I’ve found that I’m so connected with other people, through their emotions, experiences, opinions, even little catchphrases. Every conversation I have with a new person is like unlocking a new character in myself. And as I spend more time with a friend who uses their own catchphrase, I’ll start to unconsciously weave it into my language, too. When I sit down next to someone who’s just had the best day, I walk away looking at the world with a secret smile. If someone’s energy is down, it’ll drag me under with them. It’s like I can’t experience the world without taking bits from everyone around me.
And I started to wonder, is this authentic? If I’m feeding off of other people, feeling their energy, and matching it, what happens to my true self? In my research, I asked the question: “What does it mean to be authentic?” and “Is it possible to not change ourselves around others?”
I recently concluded lessons in my Social Psychology Global Online Academy (GOA) class and my questions about authenticity led me to chose to research authenticity and people’s effects on us for my final project, a self-study exhibition.
The answer I came to was that there is no true core of a person that isn’t shaped by those around you. Shifting and morphing to other people is a universally human experience.
For starters, people feel most authentic when they are conforming to social norms of what being a good socializer is. These norms consist of characteristics such as being extroverted, emotionally stable, conscientious, intellectual, and agreeable. Even if these aren’t traits that come easily or naturally to a person, they still feel most themselves when exhibiting these personalities. The benefits of authenticity come from feeling authentic, not truly being authentic, since acting authentic is not a pinpointed quality. We are all made up of external experiences; families, backgrounds, friends, environments. We are collages of everyone and everything that has ever been in our lives. So, there is no self untouched by external forces, meaning there is no “true authenticity.” People reap the benefits of authenticity (feeling more confident, a higher satisfaction in life quality, etc.) when they feel authentic, not when they are authentic.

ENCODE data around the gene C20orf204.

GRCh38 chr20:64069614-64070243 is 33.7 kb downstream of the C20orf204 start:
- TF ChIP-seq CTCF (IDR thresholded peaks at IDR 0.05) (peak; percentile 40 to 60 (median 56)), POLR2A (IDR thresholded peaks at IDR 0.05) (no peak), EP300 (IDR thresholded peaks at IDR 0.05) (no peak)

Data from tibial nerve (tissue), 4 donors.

The research I read had lots of different opinions on the definition and reality of authenticity, but this conclusion was my own collection and interpretation of the data and definition of authenticity. Overall, the idea of a “true self” is prominent in Western culture, but isn’t a true ideal. As people, we are changed by everyone that surrounds us. We heavily rely on those around us to make up our identities, and ultimately, they craft us into who we become. Those around us can shift and mold us, and we end up a collective memoir of who we have known and who we want to be.